Tuesday, August 20, 2013

Pregnant women CAN drink alcohol and coffee, claims controversial new book that aims to dispel 'motherhood myths'

Pregnant women can drink alcohol and coffee and dye their hair – but should avoid gardening, according to an expert who  aims to dispel ‘motherhood myths’.  Economist and author Emily Oster contradicts conventional wisdom and advocates a much more relaxed approach to pregnancy.

In her book, Expecting Better, she claims a glass of wine a day is fine, plenty of coffee won’t harm the baby and gaining too little weight while pregnant is far more worrying than gaining too much.

The Harvard-educated associate professor of economics at the University of Chicago used her data skills to rewrite the rules of pregnancy.

Last night she told the Daily Mail that food restrictions were ‘overblown’ and that alcohol consumption does not affect the IQ or behaviour of the child.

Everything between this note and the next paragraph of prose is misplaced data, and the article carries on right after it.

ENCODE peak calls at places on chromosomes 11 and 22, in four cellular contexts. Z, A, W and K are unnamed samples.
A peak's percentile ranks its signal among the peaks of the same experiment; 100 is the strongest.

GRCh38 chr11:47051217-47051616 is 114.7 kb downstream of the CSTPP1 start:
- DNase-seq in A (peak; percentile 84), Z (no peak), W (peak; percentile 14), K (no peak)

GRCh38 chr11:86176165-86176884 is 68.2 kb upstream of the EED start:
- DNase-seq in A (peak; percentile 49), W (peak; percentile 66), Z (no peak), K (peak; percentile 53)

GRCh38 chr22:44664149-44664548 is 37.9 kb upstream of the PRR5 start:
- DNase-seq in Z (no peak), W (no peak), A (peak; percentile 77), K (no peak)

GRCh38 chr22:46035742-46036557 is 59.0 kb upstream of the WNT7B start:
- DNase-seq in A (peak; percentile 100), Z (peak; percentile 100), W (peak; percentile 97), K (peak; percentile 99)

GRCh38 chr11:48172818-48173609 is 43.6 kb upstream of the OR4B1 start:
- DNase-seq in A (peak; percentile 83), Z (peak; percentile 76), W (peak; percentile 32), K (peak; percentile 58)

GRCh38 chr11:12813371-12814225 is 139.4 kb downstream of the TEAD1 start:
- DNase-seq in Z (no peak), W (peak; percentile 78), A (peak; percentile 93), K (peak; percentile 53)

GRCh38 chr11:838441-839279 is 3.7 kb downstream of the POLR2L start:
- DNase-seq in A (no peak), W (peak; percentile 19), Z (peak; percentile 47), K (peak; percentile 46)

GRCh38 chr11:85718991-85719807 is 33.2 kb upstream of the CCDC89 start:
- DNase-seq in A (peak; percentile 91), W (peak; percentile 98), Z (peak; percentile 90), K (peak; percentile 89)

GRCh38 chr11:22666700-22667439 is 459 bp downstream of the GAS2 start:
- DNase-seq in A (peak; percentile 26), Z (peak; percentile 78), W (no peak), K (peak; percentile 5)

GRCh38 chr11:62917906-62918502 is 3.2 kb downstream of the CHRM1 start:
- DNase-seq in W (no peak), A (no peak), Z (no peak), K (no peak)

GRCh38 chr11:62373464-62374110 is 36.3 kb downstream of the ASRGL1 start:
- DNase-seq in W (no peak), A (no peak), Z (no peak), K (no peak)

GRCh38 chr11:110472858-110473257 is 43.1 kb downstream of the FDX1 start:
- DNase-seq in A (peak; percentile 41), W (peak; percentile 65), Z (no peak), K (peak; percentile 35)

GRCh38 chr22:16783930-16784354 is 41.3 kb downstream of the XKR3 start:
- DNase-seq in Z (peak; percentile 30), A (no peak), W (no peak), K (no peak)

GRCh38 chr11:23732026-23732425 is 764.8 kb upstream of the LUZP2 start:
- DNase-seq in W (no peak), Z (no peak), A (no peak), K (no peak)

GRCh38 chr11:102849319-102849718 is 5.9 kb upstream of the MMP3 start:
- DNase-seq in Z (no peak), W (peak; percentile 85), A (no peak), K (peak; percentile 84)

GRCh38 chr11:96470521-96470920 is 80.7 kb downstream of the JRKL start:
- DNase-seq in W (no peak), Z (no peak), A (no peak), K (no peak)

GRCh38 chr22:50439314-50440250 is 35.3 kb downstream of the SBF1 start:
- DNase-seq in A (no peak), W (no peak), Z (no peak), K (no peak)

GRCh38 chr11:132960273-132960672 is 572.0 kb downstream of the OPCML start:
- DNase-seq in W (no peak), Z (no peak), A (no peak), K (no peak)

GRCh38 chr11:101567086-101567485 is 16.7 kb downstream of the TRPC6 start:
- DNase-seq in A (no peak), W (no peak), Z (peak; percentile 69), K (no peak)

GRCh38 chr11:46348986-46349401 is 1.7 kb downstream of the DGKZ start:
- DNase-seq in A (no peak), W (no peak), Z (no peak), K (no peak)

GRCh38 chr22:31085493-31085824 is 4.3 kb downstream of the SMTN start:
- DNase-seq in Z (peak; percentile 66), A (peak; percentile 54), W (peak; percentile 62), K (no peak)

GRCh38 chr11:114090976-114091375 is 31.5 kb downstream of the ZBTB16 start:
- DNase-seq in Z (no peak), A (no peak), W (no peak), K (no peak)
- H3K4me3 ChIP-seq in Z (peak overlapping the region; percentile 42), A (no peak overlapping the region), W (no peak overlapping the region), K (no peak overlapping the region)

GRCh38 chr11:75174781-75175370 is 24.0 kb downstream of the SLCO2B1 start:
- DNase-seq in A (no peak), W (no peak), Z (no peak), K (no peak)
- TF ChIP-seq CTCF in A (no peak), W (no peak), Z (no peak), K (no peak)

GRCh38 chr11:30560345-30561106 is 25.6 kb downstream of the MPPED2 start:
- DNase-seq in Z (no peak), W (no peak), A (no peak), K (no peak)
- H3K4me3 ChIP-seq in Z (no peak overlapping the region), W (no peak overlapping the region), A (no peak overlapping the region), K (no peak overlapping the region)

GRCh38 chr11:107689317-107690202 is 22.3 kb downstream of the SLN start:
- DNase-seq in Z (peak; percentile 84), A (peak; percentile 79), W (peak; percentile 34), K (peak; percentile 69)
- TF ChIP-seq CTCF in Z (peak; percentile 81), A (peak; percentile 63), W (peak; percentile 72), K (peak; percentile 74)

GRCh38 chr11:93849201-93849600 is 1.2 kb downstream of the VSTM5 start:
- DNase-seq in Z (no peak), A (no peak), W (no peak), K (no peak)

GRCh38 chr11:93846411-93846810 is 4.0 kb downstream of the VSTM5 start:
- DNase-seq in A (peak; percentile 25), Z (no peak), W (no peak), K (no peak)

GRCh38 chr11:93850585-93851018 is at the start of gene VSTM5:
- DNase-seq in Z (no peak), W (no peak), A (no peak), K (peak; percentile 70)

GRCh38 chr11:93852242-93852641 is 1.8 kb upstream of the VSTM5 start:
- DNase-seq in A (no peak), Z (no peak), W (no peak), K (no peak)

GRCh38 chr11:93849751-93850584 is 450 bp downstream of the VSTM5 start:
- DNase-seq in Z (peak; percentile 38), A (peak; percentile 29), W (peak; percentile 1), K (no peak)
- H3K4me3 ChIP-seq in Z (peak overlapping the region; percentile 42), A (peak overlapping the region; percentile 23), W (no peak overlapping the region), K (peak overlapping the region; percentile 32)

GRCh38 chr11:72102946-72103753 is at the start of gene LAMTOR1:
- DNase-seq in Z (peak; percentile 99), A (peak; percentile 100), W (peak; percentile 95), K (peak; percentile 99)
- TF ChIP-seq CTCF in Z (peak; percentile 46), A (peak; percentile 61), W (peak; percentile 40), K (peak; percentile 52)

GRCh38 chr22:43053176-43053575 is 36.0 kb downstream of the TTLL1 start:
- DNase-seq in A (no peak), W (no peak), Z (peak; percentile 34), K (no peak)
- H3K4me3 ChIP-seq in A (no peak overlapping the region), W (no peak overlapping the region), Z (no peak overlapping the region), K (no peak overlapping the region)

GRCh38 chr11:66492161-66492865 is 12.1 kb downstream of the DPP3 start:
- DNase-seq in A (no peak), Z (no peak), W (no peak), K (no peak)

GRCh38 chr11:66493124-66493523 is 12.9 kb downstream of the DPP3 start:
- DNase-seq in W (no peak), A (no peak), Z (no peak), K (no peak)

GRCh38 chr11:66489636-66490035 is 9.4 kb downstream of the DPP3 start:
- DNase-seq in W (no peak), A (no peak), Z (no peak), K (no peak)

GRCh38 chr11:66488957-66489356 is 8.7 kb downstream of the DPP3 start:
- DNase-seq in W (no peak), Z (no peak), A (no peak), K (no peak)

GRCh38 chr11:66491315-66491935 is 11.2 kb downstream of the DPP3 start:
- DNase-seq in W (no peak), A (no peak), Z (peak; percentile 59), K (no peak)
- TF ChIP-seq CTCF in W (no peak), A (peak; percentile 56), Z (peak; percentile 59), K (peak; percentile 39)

She said her book – which found the best studies often painted a different picture from official guidelines – was ‘simply to show women the evidence and let them decide for themselves’.

Miss Oster said: ‘Actually getting the numbers led me to a more relaxed place: a glass of wine every now and then, plenty of coffee, exercise when I wanted it.’

Miss Oster’s quest began when she became pregnant three years ago and was advised to give up her four cups of coffee a day.

Unwilling to do so and frustrated by ‘one long list of rules’, she investigated and found that research linking coffee consumption to higher rates of miscarriage was flawed.